By Marielle Kriesel
October is National Disability Employment Awareness Month. Approximately 1 million U.S. workers with disabilities have lost their jobs since the World Health Organization proclaimed the outbreak a pandemic in March, according to the New Hampshire University Institute on Disability. This means 1 out of 5 workers with disabilities have been dismissed from employment, compared with 1 out of 7 workers without disabilities according to the U.S. Bureau of Labor Statistics.
California Governor Gavin Newsom signed AB 979 into law on Wednesday, September 30, compelling public corporations headquartered in California to appoint people from underrepresented racial, ethnic and LGBTQ+ communities to their boards of directors. It expands legislation signed by former Governor Jerry Brown in 2018 requiring women be appointed to corporate boards of directors. “When we talk about racial justice, we talk about empowerment, we talk about power and we need to talk about seats at the table,” Newsom said before signing the bill. When disability advocates talk about social justice however, their vision of social justice includes intersectional, cross-disability Californians at the table as well. This law is incomplete because intersectional, cross-disability Californians are not included at the table. Having a seat at the table is essential to providing meaningful professional opportunities for people with disabilities to advance workplace equity. It also advances the same social and economic justice goals being advanced with other unrepresented communities.
This year marks not only the 75th observance of National Disability Employment Awareness Month (NDEAM), but also the 30th anniversary of the ADA. Both milestones are acknowledged with the theme “Increasing Access and Opportunity.”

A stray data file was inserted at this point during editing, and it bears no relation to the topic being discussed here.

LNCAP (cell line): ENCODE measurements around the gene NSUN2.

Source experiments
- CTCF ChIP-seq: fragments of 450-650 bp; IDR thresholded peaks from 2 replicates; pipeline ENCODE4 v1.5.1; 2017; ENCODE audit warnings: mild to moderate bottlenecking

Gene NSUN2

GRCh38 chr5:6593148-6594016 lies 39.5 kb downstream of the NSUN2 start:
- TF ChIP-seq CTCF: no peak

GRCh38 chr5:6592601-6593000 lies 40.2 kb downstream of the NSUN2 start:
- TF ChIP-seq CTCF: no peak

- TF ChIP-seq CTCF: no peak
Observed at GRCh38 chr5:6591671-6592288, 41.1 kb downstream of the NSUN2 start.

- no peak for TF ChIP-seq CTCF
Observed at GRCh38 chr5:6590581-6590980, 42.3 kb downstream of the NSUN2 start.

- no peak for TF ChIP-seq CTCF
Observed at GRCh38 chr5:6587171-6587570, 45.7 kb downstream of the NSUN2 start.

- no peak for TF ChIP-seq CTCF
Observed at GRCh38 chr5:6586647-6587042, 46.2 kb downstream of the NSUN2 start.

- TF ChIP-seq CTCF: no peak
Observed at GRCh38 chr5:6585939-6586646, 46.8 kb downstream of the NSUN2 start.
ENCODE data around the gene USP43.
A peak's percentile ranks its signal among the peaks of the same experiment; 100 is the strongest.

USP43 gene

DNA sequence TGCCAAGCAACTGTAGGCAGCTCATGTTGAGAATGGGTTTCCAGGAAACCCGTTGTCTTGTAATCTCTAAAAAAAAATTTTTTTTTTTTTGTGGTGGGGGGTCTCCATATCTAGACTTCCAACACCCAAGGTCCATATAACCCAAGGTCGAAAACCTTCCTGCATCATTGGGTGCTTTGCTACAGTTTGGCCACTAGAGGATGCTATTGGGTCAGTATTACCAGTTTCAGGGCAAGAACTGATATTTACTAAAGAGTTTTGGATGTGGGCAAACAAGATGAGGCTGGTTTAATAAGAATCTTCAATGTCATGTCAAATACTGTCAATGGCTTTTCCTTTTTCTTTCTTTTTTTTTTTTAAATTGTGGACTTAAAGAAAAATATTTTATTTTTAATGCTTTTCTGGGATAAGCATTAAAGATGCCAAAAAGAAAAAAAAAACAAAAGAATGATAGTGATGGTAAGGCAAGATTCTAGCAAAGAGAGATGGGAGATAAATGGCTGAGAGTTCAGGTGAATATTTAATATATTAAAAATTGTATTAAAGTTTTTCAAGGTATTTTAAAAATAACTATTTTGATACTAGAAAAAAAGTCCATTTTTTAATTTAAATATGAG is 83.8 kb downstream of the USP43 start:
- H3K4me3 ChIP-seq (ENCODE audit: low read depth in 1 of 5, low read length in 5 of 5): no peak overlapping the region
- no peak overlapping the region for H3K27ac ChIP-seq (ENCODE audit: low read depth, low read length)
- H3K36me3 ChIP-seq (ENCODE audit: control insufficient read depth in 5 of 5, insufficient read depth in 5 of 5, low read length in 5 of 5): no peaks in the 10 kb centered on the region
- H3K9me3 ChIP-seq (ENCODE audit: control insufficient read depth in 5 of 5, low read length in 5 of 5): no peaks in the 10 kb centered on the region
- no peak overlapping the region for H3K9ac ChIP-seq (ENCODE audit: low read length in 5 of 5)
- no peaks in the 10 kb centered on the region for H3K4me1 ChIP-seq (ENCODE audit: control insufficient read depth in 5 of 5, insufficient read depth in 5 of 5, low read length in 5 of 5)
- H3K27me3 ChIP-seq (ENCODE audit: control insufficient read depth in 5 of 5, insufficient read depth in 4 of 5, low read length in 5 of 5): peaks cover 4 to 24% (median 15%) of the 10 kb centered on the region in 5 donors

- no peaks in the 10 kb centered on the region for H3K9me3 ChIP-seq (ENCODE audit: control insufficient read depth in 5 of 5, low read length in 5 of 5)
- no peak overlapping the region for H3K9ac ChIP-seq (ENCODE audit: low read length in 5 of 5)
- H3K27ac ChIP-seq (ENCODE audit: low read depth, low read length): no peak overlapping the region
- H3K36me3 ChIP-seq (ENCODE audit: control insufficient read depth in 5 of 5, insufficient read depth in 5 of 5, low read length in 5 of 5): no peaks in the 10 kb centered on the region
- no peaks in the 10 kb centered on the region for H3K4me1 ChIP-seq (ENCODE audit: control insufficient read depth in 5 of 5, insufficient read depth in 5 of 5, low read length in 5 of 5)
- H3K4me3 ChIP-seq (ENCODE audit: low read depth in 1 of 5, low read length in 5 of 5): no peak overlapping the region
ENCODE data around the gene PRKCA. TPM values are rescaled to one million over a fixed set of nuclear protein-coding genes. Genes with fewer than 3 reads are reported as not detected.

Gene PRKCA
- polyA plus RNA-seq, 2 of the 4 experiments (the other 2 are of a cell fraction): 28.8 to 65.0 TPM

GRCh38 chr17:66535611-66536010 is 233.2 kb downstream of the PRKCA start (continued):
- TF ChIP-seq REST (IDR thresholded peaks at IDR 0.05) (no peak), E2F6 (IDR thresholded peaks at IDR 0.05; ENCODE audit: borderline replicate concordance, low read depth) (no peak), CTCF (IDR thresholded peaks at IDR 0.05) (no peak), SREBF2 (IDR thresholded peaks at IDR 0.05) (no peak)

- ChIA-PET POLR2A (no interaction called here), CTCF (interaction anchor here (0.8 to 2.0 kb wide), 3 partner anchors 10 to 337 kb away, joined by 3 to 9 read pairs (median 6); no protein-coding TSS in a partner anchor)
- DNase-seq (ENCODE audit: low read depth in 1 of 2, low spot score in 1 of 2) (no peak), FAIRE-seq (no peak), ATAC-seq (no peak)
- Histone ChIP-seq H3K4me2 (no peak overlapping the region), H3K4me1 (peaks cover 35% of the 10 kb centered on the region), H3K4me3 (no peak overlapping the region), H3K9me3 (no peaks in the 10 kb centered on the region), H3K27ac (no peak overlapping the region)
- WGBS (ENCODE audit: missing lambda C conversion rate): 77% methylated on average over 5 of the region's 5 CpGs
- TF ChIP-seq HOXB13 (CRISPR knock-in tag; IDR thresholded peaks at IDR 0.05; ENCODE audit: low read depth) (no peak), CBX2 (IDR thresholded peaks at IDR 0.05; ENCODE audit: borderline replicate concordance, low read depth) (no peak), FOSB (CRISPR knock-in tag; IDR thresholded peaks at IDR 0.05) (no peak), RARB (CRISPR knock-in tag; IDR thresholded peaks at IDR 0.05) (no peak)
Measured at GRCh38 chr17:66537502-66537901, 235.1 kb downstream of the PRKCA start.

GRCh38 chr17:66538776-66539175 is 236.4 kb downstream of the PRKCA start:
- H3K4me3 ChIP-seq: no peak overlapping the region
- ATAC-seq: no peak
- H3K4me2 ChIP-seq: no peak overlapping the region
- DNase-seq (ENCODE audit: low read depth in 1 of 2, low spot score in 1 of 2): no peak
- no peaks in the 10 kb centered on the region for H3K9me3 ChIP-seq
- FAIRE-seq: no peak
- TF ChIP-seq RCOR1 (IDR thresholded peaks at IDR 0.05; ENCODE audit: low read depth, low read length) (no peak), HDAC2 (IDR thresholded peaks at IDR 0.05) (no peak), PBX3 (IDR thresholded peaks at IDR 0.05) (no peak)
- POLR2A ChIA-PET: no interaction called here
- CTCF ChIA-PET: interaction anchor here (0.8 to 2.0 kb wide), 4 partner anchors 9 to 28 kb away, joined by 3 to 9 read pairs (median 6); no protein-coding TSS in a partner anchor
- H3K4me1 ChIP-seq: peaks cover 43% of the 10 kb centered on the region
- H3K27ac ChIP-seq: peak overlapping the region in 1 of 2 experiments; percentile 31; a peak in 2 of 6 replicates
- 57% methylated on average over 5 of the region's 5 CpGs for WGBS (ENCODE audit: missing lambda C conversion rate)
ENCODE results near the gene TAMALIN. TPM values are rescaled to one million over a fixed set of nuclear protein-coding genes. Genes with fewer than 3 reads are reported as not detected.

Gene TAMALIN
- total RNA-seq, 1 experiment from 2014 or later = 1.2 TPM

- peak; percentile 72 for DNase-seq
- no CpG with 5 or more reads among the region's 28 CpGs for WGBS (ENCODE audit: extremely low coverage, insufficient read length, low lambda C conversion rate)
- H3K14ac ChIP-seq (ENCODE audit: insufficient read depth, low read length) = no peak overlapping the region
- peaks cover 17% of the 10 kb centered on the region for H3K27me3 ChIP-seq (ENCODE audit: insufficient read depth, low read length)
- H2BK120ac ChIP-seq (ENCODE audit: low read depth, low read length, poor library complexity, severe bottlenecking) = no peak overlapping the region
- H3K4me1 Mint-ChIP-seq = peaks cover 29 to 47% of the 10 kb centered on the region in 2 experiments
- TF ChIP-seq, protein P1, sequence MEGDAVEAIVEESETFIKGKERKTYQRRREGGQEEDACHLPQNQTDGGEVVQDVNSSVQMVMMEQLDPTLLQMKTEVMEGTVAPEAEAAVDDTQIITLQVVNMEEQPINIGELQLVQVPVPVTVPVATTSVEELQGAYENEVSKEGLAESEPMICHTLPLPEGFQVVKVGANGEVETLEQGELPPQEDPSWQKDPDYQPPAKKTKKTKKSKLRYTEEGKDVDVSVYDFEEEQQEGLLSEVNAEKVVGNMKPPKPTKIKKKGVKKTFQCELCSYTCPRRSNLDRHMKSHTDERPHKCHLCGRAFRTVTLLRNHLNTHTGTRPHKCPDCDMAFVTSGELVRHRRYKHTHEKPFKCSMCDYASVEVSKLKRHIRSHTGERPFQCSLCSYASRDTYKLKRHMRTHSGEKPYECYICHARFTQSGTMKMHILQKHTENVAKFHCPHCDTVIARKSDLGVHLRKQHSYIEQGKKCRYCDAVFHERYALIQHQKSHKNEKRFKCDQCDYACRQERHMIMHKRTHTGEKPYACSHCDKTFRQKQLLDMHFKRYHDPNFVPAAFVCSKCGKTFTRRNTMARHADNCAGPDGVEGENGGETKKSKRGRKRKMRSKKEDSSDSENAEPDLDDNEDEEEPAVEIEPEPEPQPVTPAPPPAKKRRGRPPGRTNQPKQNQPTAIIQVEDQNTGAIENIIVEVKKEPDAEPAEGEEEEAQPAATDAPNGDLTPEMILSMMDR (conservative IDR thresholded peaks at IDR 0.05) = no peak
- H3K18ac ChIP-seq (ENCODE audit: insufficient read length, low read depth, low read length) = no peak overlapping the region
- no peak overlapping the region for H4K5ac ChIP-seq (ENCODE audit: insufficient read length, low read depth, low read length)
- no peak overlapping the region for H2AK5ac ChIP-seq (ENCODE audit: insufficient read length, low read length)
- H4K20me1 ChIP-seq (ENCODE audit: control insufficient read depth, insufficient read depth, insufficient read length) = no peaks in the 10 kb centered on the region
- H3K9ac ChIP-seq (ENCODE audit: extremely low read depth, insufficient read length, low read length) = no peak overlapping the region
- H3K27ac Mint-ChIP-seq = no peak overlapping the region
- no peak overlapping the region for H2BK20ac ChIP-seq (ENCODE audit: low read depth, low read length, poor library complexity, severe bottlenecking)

“People with disabilities are experienced problem solvers with a proven ability to adapt,” said Office of Disability Employment Policy Deputy Assistant Secretary, Jennifer Sheehy. “Now more than ever, flexibility is important for both workers and employers. National Disability Employment Awareness Month celebrates the ingenuity people with disabilities bring to America’s workplaces.”
Implicit biases that existed before the pandemic such as fears of expensive reasonable accommodations and low expectations eliminate people with disabilities from the workplace. People with disabilities should have the right in a free-market economy to build a career and contribute their talents and achievements to the workplace. According to the U.S. Department of Labor Statistics, persons with a disability were less likely to work in management, professional, and related occupations than those without a disability, 34.1%, compared with 41%. Amending AB 979 to include intersectional, cross-disability Californians at the corporate board of directors table increases access and opportunity to the workplace. Giving people with disabilities equitable access to work and the chance to succeed – that is empowerment!
Marielle Kriesel is a Systems Change Advocate and a Santa Monica Disabilities Commissioner